How Have New Policies Affected Titans?


Ella Ashby

Arabella Hernandez caught being tardy, punished accordingly.

Azriella McClearen, News Writer

From last year’s freshmen to this year’s seniors, students here at West have had a different experience than usual when it comes to discipline. The 2021-22 school year was one of the least restrictive years known for students all across the county, and has left a big question up in the air. How are students doing with more enforced rules back in place?
Statistics from Quarterly Discipline Review shows that these rules have impacted students of West Forsyth. With the average disciplinary issues being down by half in October, and the total number of disciplinary problems being 100 less than last year. It seems as if titans are starting out strong for the first quarter. And that at face value that these rules are working. But do people here at West think they’re helping?
“It has not helped, to be completely honest, I don’t think the teachers seem to care and are very inconsistent with who they punish. It just seems like a wag of the finger and it’s not going to actually change anything,” senior Arabella Hernandez said.
There is more to school than disciplinary issues, and one of the biggest policy changes taking place in this 2022-23 school year is the tardy policy. Many students are highly aware of the “tardy sweepers” for each building, but what many don’t see is how the same person giving them a tardy is helping West Forsyth’s tardy problem altogether.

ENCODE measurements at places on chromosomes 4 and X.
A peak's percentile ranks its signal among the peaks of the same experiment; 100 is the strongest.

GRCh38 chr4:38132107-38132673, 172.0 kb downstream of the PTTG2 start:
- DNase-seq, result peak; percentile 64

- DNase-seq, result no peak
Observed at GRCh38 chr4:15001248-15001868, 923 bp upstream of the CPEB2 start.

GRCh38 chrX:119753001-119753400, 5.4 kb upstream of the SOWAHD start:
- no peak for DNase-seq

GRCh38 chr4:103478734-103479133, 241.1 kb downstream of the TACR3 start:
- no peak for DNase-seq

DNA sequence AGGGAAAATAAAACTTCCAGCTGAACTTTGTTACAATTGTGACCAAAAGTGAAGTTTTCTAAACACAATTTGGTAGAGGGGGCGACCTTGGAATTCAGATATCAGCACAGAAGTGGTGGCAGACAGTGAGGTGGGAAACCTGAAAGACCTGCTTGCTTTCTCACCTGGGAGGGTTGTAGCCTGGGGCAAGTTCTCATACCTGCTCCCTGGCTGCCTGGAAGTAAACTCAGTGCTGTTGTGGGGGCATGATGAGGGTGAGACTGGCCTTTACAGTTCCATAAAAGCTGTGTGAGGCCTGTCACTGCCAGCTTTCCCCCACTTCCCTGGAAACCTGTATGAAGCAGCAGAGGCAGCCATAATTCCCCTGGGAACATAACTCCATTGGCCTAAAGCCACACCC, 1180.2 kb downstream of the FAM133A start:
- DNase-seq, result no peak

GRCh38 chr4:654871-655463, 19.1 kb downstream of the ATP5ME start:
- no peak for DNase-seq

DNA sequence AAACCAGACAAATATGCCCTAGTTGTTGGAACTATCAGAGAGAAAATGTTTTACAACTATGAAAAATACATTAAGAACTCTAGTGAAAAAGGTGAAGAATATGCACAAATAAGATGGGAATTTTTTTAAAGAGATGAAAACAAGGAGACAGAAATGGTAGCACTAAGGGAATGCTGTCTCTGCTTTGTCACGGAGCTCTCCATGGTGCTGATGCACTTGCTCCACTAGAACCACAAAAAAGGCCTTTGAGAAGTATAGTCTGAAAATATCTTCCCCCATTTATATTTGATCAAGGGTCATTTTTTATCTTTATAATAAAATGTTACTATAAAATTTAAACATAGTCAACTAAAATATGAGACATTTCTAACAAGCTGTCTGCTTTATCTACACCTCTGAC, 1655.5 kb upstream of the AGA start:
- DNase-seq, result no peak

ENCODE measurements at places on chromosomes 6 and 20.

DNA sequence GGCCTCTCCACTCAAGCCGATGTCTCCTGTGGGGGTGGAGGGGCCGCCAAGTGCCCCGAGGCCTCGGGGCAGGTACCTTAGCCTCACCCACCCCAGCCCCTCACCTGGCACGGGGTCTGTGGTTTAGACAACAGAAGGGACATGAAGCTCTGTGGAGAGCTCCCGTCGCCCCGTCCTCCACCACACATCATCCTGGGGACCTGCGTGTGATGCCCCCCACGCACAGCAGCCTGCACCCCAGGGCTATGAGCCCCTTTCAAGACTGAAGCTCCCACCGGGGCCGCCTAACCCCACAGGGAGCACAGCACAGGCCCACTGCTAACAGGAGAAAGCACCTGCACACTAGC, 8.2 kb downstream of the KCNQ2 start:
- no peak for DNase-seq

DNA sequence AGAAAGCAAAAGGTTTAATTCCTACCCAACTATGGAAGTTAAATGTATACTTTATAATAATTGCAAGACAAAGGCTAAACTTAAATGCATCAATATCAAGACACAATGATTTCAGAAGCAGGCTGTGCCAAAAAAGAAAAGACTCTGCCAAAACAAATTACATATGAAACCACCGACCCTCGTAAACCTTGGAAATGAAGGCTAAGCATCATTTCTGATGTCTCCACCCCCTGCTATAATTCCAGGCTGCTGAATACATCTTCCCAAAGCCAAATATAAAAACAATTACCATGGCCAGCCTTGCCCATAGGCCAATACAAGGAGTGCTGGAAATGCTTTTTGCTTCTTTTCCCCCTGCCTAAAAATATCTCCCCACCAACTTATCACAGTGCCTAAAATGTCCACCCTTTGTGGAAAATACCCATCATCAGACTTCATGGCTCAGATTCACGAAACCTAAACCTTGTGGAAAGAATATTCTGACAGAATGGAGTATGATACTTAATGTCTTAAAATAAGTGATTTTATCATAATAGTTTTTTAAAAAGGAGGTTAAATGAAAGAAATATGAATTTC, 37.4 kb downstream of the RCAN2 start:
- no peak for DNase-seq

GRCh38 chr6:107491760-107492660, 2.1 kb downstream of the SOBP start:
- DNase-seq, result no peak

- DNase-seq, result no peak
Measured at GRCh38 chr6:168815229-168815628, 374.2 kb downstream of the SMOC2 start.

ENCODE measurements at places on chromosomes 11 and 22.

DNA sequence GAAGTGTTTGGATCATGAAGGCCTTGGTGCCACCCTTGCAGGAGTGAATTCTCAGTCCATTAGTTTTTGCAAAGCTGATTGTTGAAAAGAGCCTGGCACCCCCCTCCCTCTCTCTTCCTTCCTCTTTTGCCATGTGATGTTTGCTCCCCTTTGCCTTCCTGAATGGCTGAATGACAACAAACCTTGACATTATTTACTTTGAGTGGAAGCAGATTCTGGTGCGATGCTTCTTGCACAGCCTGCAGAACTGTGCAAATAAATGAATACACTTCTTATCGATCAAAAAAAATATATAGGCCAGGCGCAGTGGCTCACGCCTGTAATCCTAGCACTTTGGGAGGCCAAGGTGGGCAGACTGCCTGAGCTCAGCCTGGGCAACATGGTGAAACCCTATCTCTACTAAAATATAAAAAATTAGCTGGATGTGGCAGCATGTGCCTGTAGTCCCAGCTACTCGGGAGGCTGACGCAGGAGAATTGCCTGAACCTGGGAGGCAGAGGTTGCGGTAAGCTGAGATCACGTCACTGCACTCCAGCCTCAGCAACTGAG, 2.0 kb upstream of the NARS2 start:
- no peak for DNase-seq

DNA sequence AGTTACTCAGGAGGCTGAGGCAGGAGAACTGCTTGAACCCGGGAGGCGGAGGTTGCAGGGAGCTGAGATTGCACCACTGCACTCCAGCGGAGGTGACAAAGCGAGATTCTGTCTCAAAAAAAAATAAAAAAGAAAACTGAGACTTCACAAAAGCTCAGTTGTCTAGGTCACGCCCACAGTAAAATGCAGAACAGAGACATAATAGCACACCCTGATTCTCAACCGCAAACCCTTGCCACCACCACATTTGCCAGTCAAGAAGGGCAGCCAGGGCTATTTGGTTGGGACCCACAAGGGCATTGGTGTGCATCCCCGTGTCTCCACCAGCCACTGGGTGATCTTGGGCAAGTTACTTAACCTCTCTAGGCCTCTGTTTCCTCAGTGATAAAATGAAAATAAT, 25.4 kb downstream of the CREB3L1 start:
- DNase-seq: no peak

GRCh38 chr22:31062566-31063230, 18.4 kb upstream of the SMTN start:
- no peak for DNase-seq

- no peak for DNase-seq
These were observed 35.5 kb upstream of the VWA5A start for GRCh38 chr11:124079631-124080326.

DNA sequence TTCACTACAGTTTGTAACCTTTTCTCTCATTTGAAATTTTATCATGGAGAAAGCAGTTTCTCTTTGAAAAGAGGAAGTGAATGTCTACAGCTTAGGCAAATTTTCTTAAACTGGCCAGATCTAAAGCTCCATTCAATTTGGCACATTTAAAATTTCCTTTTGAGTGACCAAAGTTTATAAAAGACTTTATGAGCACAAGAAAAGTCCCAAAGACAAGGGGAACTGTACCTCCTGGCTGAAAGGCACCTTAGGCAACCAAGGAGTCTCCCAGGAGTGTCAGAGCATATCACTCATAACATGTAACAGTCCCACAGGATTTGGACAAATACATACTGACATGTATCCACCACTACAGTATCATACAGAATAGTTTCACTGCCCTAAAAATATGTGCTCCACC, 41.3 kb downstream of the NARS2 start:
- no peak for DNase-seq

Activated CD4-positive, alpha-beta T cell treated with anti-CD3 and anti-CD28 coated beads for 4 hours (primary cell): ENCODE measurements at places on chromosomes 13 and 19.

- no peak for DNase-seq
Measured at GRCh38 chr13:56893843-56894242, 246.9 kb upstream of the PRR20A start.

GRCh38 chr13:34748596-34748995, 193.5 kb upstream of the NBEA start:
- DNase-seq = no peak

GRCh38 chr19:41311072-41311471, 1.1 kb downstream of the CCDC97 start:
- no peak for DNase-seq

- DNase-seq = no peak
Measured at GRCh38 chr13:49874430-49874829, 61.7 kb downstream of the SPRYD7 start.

“I think it is good, especially for 2nd, 3rd, and 4th period, you have six minutes to get to class so you should be there on time, but for 1st maybe not so much because of traffic,” sophomore Sean Cooper said.
By October of last year with no official tardy policy, the overall number of tardies had increased by 300 just within three months of being in school. Tardy numbers were still up in the thousands within the first three months of the current school year. However, with the new tardy policy in place there is a downward trend starting to form, and kids are slowly, but surely, starting to get to class on time. Many teachers emphasize the importance of being on time with more laid out rules for the good of the student and the betterment of their education.
“I believe that it creates a set of expectations for students, teachers, and administrators that can all be held accountable for. It’s important because these are basic life skills that all students need to have,” history teacher Eric Dunham said.
Here is the thing to remember, and anyone taking a statistics class can agree. Data does not mean everything. Last year, many teachers can attest to the outrageous disciplinary issues that can’t be shown on a graph. With this in mind, many students walked into the 2022-23 school year with pre-existing behavioral issues due to the fact they couldn’t be properly reported beforehand. However this year there are fewer students rebelling than last year, allowing teachers to do what is best for the students and not lose as much instructional time.
“Last year it was a push-pull scenario, and what many teachers found out is that the more we pulled, the more students pushed back. But this year as we return to more normalcy, when teachers are pulling students are moving with us more and not pushing back.” Principal Kevin Spainhour said.
As Benjamin Franklin said, “old habits die hard.” But every small step counts to make West the best again.